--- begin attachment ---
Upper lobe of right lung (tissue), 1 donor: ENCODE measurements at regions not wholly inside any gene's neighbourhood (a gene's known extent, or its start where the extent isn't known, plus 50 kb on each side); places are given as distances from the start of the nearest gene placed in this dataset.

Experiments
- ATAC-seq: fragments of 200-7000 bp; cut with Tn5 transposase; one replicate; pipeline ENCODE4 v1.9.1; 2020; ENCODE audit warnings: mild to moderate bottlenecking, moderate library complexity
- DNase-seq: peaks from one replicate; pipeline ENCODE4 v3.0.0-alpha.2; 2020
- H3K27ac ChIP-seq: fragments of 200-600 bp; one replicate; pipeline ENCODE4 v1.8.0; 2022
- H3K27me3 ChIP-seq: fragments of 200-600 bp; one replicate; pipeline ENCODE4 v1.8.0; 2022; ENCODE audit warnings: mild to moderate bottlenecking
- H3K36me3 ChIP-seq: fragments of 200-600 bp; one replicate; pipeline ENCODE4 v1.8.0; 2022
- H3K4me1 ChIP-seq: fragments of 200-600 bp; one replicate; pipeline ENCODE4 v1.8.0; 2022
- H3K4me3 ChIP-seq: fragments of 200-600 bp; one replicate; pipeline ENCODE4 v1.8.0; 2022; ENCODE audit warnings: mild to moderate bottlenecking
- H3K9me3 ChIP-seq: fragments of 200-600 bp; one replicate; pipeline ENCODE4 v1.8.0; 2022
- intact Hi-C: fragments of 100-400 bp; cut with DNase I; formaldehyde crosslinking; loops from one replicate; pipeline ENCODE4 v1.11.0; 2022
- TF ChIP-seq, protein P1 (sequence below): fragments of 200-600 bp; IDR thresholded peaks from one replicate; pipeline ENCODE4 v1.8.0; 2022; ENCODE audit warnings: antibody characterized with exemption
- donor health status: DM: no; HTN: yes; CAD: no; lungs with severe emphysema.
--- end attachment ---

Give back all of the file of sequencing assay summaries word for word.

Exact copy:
Upper lobe of right lung (tissue), 1 donor: ENCODE measurements at regions not wholly inside any gene's neighbourhood (a gene's known extent, or its start where the extent isn't known, plus 50 kb on each side); places are given as distances from the start of the nearest gene placed in this dataset.

Experiments
- ATAC-seq: fragments of 200-7000 bp; cut with Tn5 transposase; one replicate; pipeline ENCODE4 v1.9.1; 2020; ENCODE audit warnings: mild to moderate bottlenecking, moderate library complexity
- DNase-seq: peaks from one replicate; pipeline ENCODE4 v3.0.0-alpha.2; 2020
- H3K27ac ChIP-seq: fragments of 200-600 bp; one replicate; pipeline ENCODE4 v1.8.0; 2022
- H3K27me3 ChIP-seq: fragments of 200-600 bp; one replicate; pipeline ENCODE4 v1.8.0; 2022; ENCODE audit warnings: mild to moderate bottlenecking
- H3K36me3 ChIP-seq: fragments of 200-600 bp; one replicate; pipeline ENCODE4 v1.8.0; 2022
- H3K4me1 ChIP-seq: fragments of 200-600 bp; one replicate; pipeline ENCODE4 v1.8.0; 2022
- H3K4me3 ChIP-seq: fragments of 200-600 bp; one replicate; pipeline ENCODE4 v1.8.0; 2022; ENCODE audit warnings: mild to moderate bottlenecking
- H3K9me3 ChIP-seq: fragments of 200-600 bp; one replicate; pipeline ENCODE4 v1.8.0; 2022
- intact Hi-C: fragments of 100-400 bp; cut with DNase I; formaldehyde crosslinking; loops from one replicate; pipeline ENCODE4 v1.11.0; 2022
- TF ChIP-seq, protein P1 (sequence below): fragments of 200-600 bp; IDR thresholded peaks from one replicate; pipeline ENCODE4 v1.8.0; 2022; ENCODE audit warnings: antibody characterized with exemption
- donor health status: DM: no; HTN: yes; CAD: no; lungs with severe emphysema.